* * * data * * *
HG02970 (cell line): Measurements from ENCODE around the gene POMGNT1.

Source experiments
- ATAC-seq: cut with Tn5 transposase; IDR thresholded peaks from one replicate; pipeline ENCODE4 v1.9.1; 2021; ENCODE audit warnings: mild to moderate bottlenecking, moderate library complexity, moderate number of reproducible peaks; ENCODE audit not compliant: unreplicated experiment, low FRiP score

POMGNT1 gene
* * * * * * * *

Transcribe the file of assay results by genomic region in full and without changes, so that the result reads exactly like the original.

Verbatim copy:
HG02970 (cell line): Measurements from ENCODE around the gene POMGNT1.

Source experiments
- ATAC-seq: cut with Tn5 transposase; IDR thresholded peaks from one replicate; pipeline ENCODE4 v1.9.1; 2021; ENCODE audit warnings: mild to moderate bottlenecking, moderate library complexity, moderate number of reproducible peaks; ENCODE audit not compliant: unreplicated experiment, low FRiP score

POMGNT1 gene